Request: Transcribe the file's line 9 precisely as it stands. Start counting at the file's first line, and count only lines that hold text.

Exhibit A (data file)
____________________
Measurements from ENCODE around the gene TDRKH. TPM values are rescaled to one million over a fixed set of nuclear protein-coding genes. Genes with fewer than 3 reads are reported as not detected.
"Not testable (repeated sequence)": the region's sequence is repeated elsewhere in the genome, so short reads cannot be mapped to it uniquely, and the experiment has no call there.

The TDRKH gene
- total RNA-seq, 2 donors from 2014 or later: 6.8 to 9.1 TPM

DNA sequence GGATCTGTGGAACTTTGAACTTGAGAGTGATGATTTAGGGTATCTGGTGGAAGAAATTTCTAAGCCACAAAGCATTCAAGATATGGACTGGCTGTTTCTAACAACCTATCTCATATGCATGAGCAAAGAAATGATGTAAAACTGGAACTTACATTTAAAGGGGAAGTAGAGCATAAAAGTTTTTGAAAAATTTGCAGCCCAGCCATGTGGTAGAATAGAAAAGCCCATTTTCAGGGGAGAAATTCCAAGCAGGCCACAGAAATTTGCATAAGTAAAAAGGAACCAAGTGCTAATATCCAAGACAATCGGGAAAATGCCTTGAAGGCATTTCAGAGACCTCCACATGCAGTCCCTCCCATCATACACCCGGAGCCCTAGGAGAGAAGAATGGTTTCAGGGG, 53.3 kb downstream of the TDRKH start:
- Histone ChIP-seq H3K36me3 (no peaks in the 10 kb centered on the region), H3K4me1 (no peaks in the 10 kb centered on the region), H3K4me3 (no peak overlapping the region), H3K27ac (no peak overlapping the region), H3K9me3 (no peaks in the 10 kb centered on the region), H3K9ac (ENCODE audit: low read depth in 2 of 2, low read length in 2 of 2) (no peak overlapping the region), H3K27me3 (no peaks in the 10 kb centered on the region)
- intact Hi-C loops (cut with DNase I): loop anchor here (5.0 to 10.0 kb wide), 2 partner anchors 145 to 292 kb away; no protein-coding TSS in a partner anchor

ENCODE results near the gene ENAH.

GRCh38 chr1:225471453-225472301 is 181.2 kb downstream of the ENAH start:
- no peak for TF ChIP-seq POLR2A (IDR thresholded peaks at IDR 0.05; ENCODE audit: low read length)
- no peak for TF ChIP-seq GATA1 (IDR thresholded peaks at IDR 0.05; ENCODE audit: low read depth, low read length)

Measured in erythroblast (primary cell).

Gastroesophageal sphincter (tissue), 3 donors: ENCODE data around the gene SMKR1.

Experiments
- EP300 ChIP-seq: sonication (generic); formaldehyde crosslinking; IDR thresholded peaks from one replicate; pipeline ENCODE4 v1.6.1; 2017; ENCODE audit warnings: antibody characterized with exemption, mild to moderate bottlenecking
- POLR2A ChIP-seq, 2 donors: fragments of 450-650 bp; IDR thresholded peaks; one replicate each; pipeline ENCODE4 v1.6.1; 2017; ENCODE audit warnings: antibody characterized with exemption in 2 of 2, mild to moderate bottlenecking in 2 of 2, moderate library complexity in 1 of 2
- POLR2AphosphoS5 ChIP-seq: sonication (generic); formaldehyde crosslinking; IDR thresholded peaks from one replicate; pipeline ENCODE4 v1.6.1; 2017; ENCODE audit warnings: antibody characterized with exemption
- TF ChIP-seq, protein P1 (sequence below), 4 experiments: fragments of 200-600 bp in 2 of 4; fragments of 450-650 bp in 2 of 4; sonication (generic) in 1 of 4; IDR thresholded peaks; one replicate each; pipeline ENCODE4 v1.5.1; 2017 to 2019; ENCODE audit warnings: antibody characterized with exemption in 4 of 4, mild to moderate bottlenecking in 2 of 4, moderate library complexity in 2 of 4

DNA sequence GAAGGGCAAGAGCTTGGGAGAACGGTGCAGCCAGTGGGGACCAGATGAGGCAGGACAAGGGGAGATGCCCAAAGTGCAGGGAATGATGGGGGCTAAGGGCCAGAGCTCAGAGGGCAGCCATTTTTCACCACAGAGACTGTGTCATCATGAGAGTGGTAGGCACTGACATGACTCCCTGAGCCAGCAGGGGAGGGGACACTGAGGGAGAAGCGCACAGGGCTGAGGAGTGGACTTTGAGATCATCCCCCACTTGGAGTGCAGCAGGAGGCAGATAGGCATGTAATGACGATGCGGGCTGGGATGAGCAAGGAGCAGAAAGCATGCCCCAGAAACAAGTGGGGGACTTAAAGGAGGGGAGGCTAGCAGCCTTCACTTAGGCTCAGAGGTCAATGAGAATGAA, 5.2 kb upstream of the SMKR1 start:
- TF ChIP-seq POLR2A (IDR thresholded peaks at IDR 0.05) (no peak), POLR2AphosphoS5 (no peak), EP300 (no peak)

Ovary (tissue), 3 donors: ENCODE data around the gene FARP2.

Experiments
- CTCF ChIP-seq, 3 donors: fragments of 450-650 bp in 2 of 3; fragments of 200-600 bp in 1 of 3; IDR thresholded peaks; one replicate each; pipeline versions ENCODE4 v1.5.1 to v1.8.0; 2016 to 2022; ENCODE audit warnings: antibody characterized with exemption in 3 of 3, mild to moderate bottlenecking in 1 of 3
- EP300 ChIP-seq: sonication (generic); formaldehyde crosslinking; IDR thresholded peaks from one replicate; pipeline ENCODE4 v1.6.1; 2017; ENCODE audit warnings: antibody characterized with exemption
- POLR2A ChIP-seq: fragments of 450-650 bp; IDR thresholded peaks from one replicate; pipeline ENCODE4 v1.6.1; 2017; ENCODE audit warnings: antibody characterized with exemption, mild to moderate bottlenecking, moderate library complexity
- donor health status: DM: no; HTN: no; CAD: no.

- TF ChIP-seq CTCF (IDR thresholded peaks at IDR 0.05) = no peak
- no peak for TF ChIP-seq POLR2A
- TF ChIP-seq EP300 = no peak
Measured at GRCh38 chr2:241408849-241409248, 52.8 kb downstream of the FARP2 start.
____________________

GRCh38 chr1:225471453-225472301 is 181.2 kb downstream of the ENAH start: